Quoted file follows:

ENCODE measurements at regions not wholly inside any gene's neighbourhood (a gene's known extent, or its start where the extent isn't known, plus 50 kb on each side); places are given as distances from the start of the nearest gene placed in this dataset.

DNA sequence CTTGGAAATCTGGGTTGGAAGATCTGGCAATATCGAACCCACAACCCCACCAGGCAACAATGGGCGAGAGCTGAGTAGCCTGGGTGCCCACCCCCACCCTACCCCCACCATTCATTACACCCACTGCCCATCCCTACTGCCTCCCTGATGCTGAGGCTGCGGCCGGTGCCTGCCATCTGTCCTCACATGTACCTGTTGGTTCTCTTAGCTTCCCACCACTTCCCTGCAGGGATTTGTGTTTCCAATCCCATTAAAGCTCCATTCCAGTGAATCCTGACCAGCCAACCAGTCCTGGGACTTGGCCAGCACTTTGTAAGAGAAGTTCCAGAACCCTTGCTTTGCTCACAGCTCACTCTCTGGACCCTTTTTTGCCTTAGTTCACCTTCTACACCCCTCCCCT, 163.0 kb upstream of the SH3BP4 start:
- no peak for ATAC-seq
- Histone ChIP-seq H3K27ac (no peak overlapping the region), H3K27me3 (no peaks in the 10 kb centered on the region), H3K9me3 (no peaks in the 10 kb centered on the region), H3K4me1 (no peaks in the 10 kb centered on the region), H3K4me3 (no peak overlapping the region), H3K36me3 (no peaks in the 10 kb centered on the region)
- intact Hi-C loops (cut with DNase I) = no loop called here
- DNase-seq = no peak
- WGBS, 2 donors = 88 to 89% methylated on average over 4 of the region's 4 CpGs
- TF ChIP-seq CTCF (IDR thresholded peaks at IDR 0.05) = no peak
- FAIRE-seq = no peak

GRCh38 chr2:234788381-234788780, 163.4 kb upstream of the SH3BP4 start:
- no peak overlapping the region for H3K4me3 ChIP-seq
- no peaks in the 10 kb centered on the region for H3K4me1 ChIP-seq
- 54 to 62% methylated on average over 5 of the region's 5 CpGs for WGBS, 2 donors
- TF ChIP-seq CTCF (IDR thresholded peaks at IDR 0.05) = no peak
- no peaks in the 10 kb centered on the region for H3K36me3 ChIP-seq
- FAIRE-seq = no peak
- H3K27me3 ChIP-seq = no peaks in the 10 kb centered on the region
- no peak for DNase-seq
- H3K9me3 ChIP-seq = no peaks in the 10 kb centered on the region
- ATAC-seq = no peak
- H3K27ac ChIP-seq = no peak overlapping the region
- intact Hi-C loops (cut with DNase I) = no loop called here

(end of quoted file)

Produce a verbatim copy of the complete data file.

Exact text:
ENCODE measurements at regions not wholly inside any gene's neighbourhood (a gene's known extent, or its start where the extent isn't known, plus 50 kb on each side); places are given as distances from the start of the nearest gene placed in this dataset.

DNA sequence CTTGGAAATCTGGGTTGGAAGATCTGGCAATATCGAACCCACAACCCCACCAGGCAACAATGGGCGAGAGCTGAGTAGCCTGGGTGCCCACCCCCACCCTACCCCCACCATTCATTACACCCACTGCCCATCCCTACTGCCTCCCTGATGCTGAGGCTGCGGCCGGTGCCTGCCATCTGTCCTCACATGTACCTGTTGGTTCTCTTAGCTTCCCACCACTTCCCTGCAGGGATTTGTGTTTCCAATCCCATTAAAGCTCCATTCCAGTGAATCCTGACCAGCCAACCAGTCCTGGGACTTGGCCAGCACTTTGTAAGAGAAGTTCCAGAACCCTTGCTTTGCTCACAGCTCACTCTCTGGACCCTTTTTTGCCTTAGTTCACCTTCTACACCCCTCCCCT, 163.0 kb upstream of the SH3BP4 start:
- no peak for ATAC-seq
- Histone ChIP-seq H3K27ac (no peak overlapping the region), H3K27me3 (no peaks in the 10 kb centered on the region), H3K9me3 (no peaks in the 10 kb centered on the region), H3K4me1 (no peaks in the 10 kb centered on the region), H3K4me3 (no peak overlapping the region), H3K36me3 (no peaks in the 10 kb centered on the region)
- intact Hi-C loops (cut with DNase I) = no loop called here
- DNase-seq = no peak
- WGBS, 2 donors = 88 to 89% methylated on average over 4 of the region's 4 CpGs
- TF ChIP-seq CTCF (IDR thresholded peaks at IDR 0.05) = no peak
- FAIRE-seq = no peak

GRCh38 chr2:234788381-234788780, 163.4 kb upstream of the SH3BP4 start:
- no peak overlapping the region for H3K4me3 ChIP-seq
- no peaks in the 10 kb centered on the region for H3K4me1 ChIP-seq
- 54 to 62% methylated on average over 5 of the region's 5 CpGs for WGBS, 2 donors
- TF ChIP-seq CTCF (IDR thresholded peaks at IDR 0.05) = no peak
- no peaks in the 10 kb centered on the region for H3K36me3 ChIP-seq
- FAIRE-seq = no peak
- H3K27me3 ChIP-seq = no peaks in the 10 kb centered on the region
- no peak for DNase-seq
- H3K9me3 ChIP-seq = no peaks in the 10 kb centered on the region
- ATAC-seq = no peak
- H3K27ac ChIP-seq = no peak overlapping the region
- intact Hi-C loops (cut with DNase I) = no loop called here